Tuesday, January 3, 2012

A New Year and a Fresh Start

Welcoming in 2012           
           The morning breeze snaking its way in through the open windows of my room beckoned to me, coaxing me out of sleep. The clock on my cell phone read 8h29, a late start compared to my usual waking routine of 7h00. Today felt different to me, not in the way I unfolded my form from my bed, but in my senses.

            Breakfast was the same - English – consisting of two fried eggs, a sausage link, and canned, baked beans. I brought with me the dark, Frisco coffee because the brand the motel serves isn’t quite strong enough to suit my palate. I lingered over breakfast, reading A Thousand Splendid Suns, a novel about life in Afghanistan, written by Khaled Hosseini, the same author who penned The Kite Runner. Over Christmas weekend, I had borrowed other books from Alan’s and Frances’s collection, from whom many volunteers in and around Chipata also borrow. Reading gives us something to do on many slow days. I have to return the others that I have already completed.

            When Judith, the cleaning lady, greeted me with a jovial, “happy new year”, I realized that today was the birth of 2012, a future I had been anticipating since the beginning of December. I greeted her back before discussing the minor detail of cleaning my bathroom. I like to help her with the cleaning because it gives me something to do and pleasantly passes the hours away. Sweeping, wiping my work desk, washing my dishes, and doing the laundry . . . weekends are usually uneventful, lazy days, perfect for tending to my chores. I usually hand wash my clothing every other weekend. I’ve devised a way to soak them overnight in my water tub and then rub them clean after breakfast the following morning. I do this to protect my fingers from being rubbed raw and so I don’t have to work my arm muscles so hard. The best part is dumping out the brown water, knowing that the red sandy dust and grime have loosened from the fiber of my clothing. Seeing the brown water go down the drain makes me feel like I’ve cleaned out the clutter from my life and victorious, knowing that I’ve tackled and won the battle with the dirt embedded in my clothes.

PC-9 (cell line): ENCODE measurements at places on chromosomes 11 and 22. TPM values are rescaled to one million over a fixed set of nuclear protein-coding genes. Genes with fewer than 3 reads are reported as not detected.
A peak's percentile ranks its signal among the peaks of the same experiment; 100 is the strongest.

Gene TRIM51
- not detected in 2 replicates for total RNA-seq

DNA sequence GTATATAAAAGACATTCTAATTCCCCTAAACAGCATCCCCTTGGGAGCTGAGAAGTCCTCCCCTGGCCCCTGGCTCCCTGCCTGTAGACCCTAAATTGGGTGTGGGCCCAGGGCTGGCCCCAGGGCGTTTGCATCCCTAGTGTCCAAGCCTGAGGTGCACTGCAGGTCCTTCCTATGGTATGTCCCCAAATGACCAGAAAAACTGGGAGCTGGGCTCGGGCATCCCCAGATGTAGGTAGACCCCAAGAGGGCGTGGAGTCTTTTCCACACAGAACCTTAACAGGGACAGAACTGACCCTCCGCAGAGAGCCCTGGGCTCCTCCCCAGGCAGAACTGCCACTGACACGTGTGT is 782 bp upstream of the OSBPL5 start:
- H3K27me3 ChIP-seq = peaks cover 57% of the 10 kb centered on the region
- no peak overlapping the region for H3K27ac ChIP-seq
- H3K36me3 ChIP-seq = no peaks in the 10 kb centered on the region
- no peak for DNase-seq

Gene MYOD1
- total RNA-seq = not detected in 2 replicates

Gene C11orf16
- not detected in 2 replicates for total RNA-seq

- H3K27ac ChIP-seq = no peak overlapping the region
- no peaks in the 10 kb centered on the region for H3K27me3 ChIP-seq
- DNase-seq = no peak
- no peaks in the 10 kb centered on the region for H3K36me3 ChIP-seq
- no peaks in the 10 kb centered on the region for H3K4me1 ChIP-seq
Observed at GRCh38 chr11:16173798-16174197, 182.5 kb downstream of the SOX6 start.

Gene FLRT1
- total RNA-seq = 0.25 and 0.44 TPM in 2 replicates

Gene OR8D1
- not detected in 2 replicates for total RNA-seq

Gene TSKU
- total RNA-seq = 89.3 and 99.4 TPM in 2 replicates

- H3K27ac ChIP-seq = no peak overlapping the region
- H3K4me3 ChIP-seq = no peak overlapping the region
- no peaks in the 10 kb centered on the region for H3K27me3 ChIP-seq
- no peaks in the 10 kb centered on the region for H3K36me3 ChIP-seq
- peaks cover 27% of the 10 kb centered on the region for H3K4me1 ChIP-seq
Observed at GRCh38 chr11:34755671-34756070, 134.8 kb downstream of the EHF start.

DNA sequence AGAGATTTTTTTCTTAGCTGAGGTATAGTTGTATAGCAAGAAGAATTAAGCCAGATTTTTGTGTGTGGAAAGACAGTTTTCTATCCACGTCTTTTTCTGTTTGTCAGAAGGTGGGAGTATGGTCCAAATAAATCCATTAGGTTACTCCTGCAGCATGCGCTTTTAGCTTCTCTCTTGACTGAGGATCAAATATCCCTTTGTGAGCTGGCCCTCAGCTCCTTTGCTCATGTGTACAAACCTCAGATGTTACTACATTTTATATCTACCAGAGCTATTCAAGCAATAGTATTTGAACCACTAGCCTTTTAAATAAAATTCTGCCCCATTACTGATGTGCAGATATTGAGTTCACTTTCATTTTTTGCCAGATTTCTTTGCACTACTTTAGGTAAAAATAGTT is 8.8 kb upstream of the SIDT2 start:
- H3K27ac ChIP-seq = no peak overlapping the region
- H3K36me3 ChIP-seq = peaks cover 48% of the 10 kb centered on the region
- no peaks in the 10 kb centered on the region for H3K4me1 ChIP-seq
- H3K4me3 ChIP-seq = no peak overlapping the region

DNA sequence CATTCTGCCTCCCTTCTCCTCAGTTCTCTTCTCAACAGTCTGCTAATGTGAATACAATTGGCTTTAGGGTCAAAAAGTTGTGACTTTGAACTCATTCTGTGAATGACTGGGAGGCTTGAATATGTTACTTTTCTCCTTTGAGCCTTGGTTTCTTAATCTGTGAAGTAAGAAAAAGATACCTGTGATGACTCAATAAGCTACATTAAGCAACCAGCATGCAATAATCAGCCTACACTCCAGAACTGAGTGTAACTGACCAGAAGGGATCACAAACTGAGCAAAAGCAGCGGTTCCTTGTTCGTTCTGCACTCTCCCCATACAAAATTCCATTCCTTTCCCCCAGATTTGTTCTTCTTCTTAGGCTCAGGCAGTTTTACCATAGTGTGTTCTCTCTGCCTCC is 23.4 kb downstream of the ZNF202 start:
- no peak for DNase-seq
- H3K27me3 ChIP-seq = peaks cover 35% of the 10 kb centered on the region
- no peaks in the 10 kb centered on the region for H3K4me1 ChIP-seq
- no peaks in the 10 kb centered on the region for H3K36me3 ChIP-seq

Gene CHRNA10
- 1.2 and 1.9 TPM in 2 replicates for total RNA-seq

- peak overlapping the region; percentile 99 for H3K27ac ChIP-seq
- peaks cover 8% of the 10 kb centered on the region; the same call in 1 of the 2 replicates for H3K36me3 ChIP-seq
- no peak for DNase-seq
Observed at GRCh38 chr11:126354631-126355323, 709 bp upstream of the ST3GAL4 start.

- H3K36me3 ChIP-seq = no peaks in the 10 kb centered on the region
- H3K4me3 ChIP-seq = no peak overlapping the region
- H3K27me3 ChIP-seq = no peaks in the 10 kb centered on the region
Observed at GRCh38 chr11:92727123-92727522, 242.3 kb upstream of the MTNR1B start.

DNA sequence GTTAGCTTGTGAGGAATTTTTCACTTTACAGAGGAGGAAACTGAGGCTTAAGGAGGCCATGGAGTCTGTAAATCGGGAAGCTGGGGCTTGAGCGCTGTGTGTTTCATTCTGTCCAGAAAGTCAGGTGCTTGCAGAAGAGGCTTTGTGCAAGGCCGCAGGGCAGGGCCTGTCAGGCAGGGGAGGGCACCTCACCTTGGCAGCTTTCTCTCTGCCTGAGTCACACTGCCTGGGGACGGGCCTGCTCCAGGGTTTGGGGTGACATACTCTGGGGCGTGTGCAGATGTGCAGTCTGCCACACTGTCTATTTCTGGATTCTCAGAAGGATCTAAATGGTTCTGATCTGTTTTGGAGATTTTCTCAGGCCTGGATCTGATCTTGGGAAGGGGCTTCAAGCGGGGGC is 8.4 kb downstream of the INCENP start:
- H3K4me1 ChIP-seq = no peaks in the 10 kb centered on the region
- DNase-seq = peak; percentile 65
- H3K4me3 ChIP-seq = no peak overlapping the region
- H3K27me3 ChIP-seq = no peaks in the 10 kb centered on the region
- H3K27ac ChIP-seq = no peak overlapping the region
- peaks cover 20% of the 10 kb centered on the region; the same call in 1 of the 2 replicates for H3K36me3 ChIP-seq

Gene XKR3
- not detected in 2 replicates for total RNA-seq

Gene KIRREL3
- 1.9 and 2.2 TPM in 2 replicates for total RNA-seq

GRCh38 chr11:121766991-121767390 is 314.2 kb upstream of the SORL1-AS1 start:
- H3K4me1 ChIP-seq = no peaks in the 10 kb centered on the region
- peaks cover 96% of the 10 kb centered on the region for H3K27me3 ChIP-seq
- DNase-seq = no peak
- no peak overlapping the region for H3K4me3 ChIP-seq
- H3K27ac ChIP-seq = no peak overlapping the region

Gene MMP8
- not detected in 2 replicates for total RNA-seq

Since the start of the rainy season, laundry has become something of a guessing game. I’ve had to start reading the skies for signs of rain showers. Today, dark stains marked the bottom of the clouds, which signify that rain is hovering, ominously, waiting expectantly for the brush with the right temperatures to dissolve the mingling of hydrogen and oxygen gases, which patiently keep the rains at bay. The handy man said that it will start at 12h00 today, so I keep my watchful eye on the sky, ready to bolt out the door to retrieve my drying laundry at the first drop of rain. 

           In comparison to this season, summer was great for hanging clothes. The savannah heat meant that I could work outside in temperatures that would dry my clothes in a mere hour, and on most days, on the hottest of days, in even less time. Dragon flies and grasshoppers keep me company as I bent and hung each item on the line. I loved the predictability of it.

            Nowadays, the unpredictability of rainy season puts me a little on edge as I never know when the sky will open. Sometimes, the cool breeze preceding the rainfall is the only clue. Today, the humidity that keeps licking at my face, my forearms, and neck mislead me into believing that my laundry will be safe. I still don’t know.

            Christmas came and went for me this year. There wasn’t the usual anticipation of a hearty meal that I had the last two years as Christmas approached, although I did have the option of joining other volunteers to celebrate the holidays with a Christmas lunch. One of the volunteers from Katete, Lynie, who is temporarily staying at Michelle’s house, cooked up a huge meal. I learned later that she made various Filipino dishes; their celebration was attended by other volunteers in town and the vicinity. I ate cream lasagna at Protea Hotel, instead. That’s my plan again today – to treat myself to an expensive lunch with, of course, sweet red wine, and then come home and allow my body to absorb the delectable fatty cheese and cream.